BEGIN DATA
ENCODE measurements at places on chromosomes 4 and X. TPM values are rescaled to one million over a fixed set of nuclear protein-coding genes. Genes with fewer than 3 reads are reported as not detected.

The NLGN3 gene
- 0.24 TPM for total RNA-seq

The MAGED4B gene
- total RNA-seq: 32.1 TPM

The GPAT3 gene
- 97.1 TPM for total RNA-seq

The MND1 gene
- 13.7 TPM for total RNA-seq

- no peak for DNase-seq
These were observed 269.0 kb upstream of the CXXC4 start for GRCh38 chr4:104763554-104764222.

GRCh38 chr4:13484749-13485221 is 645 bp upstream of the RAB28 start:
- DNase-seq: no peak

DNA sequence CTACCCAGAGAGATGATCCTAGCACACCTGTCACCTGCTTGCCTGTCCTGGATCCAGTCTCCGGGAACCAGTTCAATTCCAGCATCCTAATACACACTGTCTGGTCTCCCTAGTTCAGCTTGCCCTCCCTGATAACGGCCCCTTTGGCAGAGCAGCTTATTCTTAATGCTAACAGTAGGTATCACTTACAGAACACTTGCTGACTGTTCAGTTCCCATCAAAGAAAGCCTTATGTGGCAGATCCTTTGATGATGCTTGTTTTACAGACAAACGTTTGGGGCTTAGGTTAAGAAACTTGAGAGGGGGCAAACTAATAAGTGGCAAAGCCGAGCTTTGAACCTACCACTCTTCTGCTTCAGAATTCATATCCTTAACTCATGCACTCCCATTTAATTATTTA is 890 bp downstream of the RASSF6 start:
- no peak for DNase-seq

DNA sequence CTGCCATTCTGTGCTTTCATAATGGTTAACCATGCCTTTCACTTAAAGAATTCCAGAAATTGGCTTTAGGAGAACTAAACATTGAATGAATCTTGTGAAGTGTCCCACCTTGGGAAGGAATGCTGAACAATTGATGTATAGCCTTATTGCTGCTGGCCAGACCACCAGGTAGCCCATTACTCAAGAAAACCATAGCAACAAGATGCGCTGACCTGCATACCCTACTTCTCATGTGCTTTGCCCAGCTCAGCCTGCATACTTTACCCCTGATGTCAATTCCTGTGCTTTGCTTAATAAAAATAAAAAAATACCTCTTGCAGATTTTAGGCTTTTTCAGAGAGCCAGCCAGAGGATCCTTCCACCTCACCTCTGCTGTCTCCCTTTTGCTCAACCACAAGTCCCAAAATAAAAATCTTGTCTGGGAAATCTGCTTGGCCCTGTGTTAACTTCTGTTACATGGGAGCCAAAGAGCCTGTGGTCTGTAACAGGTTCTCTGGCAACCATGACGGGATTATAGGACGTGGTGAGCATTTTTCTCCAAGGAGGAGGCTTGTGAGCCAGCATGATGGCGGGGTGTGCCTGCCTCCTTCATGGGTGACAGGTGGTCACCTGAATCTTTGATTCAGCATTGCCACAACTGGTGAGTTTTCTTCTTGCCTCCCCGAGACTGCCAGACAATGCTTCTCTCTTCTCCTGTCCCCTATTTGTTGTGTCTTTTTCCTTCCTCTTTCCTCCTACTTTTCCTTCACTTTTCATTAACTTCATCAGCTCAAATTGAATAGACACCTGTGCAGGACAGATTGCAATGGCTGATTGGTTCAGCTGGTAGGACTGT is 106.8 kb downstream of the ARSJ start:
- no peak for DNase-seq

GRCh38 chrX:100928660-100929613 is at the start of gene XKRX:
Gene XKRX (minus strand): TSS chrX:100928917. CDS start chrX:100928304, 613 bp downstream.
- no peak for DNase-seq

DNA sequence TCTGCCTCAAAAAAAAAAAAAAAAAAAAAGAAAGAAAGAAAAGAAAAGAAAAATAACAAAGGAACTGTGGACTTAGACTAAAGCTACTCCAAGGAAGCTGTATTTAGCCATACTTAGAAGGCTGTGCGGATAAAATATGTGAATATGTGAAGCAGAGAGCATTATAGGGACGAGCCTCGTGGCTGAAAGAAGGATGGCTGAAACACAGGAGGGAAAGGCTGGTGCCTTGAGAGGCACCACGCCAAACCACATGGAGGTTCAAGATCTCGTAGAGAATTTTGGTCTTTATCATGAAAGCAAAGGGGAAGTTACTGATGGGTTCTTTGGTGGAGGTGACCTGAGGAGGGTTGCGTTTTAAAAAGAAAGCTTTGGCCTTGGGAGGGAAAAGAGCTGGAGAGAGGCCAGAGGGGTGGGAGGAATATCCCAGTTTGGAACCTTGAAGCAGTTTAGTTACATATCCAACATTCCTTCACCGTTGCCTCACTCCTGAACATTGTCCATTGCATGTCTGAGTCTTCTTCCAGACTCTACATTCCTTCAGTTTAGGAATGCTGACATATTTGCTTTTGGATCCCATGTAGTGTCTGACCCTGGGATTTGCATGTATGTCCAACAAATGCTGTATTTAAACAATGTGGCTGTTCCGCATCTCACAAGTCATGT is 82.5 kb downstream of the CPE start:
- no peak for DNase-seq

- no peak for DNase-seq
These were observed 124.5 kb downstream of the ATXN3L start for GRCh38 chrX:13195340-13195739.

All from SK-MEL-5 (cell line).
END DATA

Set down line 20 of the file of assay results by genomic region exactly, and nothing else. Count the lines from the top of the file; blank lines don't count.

- no peak for DNase-seq